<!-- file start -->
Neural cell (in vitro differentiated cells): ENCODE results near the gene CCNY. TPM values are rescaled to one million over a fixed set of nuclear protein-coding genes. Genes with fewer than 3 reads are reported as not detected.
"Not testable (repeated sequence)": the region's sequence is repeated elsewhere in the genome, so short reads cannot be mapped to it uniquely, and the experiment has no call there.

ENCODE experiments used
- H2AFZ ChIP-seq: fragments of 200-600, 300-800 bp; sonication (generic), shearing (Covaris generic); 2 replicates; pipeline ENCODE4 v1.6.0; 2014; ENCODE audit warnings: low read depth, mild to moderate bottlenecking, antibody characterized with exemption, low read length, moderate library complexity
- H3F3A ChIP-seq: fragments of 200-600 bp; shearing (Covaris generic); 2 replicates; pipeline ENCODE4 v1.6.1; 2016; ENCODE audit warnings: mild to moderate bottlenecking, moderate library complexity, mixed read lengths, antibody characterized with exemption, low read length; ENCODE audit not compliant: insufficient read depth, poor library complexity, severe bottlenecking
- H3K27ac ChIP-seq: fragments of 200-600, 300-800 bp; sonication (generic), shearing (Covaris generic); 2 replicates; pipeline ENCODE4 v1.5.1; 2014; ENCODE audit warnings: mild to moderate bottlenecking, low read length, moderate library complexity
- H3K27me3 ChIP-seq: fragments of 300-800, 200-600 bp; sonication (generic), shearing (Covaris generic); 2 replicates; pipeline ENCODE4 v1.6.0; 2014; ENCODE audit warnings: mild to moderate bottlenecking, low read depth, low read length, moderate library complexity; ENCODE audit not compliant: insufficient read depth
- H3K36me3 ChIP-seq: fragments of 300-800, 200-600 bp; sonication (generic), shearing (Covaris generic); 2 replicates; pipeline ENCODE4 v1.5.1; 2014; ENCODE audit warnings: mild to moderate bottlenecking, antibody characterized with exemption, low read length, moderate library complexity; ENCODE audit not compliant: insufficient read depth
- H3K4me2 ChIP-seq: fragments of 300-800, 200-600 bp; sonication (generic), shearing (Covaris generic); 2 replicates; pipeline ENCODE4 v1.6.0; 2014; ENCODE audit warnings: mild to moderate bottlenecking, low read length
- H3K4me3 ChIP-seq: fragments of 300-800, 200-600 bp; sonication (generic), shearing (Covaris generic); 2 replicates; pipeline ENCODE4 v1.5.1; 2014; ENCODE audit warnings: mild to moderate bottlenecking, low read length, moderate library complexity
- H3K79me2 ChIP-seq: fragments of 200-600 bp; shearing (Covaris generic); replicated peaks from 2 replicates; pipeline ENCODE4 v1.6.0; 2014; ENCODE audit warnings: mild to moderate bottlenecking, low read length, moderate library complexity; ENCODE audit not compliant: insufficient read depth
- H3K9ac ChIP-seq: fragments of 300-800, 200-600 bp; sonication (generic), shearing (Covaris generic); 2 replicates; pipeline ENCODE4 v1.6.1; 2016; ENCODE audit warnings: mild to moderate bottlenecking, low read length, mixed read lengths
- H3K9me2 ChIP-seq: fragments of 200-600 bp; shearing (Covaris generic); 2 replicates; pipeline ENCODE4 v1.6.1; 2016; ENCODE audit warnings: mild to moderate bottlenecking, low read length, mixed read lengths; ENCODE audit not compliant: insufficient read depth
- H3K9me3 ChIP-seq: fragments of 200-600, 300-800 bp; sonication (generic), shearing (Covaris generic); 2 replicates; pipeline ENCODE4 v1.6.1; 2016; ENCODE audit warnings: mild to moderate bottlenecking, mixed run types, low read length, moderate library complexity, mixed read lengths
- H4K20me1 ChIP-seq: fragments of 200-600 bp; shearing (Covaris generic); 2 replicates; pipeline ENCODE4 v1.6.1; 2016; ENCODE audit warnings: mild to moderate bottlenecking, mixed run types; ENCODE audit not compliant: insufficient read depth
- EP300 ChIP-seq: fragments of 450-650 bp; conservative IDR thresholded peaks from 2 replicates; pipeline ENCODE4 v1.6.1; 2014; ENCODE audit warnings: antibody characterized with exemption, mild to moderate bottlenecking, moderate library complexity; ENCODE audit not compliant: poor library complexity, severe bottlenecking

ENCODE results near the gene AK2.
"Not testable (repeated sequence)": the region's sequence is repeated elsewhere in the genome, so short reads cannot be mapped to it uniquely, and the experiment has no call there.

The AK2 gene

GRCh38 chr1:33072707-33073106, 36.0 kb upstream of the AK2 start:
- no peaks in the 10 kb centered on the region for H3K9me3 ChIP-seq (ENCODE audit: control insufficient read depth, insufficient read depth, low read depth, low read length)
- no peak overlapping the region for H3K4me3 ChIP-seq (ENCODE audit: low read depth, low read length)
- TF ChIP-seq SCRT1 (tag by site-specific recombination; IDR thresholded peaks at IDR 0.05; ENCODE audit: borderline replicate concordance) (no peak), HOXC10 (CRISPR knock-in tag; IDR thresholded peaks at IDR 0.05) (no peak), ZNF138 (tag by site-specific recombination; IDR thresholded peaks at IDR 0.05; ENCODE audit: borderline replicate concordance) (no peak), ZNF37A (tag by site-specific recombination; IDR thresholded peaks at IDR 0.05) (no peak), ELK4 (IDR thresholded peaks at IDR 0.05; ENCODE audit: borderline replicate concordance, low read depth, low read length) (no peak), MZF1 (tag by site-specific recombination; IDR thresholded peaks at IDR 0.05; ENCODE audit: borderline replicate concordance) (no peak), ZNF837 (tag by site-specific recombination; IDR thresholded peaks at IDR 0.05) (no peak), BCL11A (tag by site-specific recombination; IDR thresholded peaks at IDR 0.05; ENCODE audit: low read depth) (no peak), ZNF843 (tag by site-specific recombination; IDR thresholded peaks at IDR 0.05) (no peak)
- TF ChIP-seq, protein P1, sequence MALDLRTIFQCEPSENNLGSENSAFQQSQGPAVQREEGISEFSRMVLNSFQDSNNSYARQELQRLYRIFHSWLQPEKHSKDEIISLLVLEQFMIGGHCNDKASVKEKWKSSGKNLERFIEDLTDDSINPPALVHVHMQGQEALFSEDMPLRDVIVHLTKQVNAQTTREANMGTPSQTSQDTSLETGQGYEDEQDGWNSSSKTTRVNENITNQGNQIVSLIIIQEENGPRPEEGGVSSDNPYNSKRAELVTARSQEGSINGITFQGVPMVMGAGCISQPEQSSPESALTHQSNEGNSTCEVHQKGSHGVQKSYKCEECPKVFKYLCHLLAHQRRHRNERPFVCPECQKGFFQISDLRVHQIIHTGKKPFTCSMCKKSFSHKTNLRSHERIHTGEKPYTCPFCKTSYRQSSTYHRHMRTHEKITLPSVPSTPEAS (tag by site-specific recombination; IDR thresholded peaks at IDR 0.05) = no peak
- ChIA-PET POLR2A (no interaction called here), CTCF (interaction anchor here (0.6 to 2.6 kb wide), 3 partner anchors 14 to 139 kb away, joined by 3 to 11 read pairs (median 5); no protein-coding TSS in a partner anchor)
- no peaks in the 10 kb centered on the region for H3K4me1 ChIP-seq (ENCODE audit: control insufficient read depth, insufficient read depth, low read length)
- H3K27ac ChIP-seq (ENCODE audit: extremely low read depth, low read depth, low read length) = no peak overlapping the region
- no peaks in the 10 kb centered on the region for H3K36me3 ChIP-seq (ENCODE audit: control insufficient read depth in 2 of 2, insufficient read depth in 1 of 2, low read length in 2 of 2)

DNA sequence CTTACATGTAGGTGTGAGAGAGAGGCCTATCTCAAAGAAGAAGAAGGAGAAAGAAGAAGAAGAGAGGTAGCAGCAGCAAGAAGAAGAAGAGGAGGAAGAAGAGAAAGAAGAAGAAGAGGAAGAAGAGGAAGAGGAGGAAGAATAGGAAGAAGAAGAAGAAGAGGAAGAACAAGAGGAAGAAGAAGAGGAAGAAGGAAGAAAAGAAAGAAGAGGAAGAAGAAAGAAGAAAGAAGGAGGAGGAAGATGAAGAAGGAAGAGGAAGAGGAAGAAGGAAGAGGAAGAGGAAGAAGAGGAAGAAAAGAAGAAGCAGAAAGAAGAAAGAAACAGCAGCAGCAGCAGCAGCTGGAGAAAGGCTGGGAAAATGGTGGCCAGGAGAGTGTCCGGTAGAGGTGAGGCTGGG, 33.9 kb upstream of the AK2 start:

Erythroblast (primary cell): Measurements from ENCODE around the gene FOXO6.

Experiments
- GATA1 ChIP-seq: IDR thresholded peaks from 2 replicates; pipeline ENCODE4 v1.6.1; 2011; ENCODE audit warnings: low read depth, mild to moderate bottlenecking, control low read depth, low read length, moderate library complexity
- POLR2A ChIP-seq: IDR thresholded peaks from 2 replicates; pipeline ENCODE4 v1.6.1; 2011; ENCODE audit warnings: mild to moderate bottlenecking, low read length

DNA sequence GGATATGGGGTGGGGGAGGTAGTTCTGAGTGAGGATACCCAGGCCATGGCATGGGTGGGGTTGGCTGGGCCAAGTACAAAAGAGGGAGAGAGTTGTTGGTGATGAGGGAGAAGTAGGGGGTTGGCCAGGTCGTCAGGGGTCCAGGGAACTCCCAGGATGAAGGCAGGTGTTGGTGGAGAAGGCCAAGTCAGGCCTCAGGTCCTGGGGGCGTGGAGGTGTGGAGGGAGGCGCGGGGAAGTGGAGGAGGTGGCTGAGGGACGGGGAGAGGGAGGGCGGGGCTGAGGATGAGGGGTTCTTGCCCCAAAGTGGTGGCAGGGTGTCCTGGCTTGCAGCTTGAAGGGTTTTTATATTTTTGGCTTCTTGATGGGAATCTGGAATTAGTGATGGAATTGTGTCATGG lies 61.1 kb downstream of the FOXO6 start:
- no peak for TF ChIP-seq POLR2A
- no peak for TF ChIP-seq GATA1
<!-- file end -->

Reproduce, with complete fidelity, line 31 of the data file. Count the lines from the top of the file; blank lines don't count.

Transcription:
Experiments